Representatives of the British and Belgian royal families, Germany’s foreign minister and descendants of some of those who died in one of the First World War’s bloodiest battles gathered Monday in western Belgium to mark the centenary of the Third Battle of Ypres, more commonly known simply as Passchendaele.
More than half a million Allied and German troops, including 16,000 Canadians, were killed or wounded in the fields of Passchendaele that had become a sea of heavy mud with the incessant artillery fire having destroyed dikes and drainage ditches which normally kept the ground dry.
Early and heavy rains only made the situation worse as the ground turned into a nightmarish landscape poked with craters of fetid water often filled with the bodies of the fallen.
Gathered at the Tyne Cot Cemetery, where almost 12,000 soldiers are buried, representatives from nations whose soldiers fought, and members of their families, paid homage to those who died.
The Canadian government at today’s Passchendaele Commemorations was represented by Ambassador Olivier Nicoloff.
Veterans Affairs Canada is currently working on commemorative activities related to the 100th anniversary of the Battle of Passchendaele in November, said Nick Wells, a spokesperson for the department.
“In addition to events here in Canada, there will be a ceremony in Belgium with a Canadian delegation that will include Veterans, youth, representatives of regimental and Indigenous organizations, as well as a contingent of Canadian Armed Forces,” said Wells.
“These ceremonies are being organized to commemorate the Canadian elements of the Battle of Passchendaele.”
Canadians entered the Battle of Passchendaele in October 1917.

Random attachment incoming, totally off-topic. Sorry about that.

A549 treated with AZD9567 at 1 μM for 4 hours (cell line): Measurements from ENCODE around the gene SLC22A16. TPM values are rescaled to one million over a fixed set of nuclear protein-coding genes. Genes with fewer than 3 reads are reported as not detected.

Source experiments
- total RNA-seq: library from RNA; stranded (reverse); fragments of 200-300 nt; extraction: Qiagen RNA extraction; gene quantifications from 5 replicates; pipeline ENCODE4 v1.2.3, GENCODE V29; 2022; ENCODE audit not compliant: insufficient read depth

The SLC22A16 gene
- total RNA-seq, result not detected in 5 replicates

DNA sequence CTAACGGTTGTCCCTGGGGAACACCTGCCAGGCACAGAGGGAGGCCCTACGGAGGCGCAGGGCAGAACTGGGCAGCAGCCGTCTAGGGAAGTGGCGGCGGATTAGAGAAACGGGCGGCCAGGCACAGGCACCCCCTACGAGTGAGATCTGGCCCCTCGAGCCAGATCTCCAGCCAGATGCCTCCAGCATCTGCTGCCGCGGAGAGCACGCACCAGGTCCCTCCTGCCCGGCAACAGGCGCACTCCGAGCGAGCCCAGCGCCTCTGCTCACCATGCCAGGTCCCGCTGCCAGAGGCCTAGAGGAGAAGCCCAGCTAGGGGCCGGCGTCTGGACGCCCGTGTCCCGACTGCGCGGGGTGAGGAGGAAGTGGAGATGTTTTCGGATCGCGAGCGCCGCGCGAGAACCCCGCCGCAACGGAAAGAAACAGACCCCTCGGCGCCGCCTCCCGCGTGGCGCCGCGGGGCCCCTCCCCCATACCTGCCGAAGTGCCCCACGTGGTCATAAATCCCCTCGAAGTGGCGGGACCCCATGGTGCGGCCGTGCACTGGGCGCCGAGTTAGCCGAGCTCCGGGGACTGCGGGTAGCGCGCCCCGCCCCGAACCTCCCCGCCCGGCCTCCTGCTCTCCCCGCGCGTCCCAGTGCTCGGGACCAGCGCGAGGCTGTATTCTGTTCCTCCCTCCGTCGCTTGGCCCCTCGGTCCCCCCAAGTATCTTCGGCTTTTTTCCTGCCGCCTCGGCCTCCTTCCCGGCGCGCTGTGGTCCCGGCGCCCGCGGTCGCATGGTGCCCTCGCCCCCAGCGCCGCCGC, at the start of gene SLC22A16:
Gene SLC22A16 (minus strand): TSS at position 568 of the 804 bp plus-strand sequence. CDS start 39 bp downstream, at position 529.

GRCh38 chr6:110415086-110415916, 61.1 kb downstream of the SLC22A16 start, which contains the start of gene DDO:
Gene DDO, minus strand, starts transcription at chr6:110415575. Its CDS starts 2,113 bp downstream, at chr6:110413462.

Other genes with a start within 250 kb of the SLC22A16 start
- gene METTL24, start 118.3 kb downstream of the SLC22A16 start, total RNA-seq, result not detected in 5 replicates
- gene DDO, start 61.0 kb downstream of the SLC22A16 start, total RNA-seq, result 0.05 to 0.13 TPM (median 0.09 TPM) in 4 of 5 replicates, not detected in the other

The Canadians were sent to Belgium to relieve the British, Australian and New Zealand (ANZAC) forces and take part in the final push to capture Passchendaele.
The Canadian offensive began on October 26, 1917 and by the end of the second attack, the Canadians had reached the outskirts of Passchendaele on October 30.
On November 6, the Canadians finally took the shattered village in the face of withering resistance and counter-attacks. By November 10, they had pushed the Germans off the nearby ridge, succeeding in mere weeks, where the British and ANZAC forces had failed during a horrific campaign of several months.
Canadians paid a heavy price for their victory with 4,000 dead and almost 12,000 wounded.
Nine Canadians earned the Victoria Cross (the highest award for military valour a Canadian can earn) in the battle: Private Tommy Holmes, Captain Christopher O’Kelly, Sergeant George Mullin, Private James Peter Robertson, Corporal Colin Barron, Private Cecil Kinross, Lieutenant Hugh McKenzie and Lieutenant Robert Shankland. Two of these men, MacKenzie and Robertson, did not survive the battle to receive their medals.
German Foreign Minister Sigmar Gabriel said “the battle of Flanders stands like Verdun for the senseless horror of war.”
“Diplomacy must never again fail as it did in 1914, there must never again be war in the middle of Europe, and never again must the youth of our continent be slaughtered,” Gabriel said in a statement.
With files from The Associated Press and Marc Montgomery of Radio Canada International